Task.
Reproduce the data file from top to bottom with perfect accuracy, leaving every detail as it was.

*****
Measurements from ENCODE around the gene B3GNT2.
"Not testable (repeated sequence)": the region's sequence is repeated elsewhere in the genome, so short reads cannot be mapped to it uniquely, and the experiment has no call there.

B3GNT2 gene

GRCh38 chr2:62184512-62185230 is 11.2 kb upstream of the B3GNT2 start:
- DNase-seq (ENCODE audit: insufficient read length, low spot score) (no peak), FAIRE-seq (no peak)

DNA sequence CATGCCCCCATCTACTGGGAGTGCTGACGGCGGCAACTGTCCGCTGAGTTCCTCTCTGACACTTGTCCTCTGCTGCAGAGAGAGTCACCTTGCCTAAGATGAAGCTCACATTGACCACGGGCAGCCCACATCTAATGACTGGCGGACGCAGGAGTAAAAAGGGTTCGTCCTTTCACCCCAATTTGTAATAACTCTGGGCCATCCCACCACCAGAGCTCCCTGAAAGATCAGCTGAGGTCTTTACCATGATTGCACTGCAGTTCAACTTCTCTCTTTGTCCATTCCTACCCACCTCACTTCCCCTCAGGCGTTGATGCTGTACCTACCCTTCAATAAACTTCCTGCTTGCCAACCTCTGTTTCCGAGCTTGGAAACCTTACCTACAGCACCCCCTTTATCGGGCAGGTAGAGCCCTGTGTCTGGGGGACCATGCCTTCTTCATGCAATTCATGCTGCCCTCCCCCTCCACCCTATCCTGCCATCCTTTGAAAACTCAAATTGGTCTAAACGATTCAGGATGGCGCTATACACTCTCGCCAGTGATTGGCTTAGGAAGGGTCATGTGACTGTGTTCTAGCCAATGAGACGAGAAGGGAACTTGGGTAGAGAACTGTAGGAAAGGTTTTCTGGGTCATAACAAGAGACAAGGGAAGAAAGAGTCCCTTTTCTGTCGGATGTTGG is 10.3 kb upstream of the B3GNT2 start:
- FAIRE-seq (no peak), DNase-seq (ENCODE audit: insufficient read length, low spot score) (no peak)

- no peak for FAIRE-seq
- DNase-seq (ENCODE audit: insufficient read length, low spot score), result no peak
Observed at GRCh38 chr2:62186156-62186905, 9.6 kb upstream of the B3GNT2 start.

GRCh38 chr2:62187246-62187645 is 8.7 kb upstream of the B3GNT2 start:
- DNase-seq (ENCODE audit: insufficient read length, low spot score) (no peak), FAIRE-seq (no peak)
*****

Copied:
Measurements from ENCODE around the gene B3GNT2.
"Not testable (repeated sequence)": the region's sequence is repeated elsewhere in the genome, so short reads cannot be mapped to it uniquely, and the experiment has no call there.

B3GNT2 gene

GRCh38 chr2:62184512-62185230 is 11.2 kb upstream of the B3GNT2 start:
- DNase-seq (ENCODE audit: insufficient read length, low spot score) (no peak), FAIRE-seq (no peak)

DNA sequence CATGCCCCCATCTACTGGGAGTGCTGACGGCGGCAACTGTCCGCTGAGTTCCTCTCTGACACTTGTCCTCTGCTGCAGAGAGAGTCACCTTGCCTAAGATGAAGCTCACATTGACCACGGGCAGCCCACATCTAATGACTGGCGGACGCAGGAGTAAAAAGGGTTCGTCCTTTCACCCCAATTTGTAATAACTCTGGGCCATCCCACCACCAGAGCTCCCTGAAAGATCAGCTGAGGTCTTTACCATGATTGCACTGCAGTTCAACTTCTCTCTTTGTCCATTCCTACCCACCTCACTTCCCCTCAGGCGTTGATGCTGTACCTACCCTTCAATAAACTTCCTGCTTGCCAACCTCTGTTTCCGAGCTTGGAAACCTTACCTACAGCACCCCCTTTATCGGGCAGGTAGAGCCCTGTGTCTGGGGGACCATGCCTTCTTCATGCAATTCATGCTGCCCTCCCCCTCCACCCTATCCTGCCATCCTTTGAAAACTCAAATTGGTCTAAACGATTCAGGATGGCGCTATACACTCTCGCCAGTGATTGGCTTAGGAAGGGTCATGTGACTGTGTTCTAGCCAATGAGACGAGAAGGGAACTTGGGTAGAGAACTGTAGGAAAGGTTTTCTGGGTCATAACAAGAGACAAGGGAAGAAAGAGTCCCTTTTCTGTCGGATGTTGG is 10.3 kb upstream of the B3GNT2 start:
- FAIRE-seq (no peak), DNase-seq (ENCODE audit: insufficient read length, low spot score) (no peak)

- no peak for FAIRE-seq
- DNase-seq (ENCODE audit: insufficient read length, low spot score), result no peak
Observed at GRCh38 chr2:62186156-62186905, 9.6 kb upstream of the B3GNT2 start.

GRCh38 chr2:62187246-62187645 is 8.7 kb upstream of the B3GNT2 start:
- DNase-seq (ENCODE audit: insufficient read length, low spot score) (no peak), FAIRE-seq (no peak)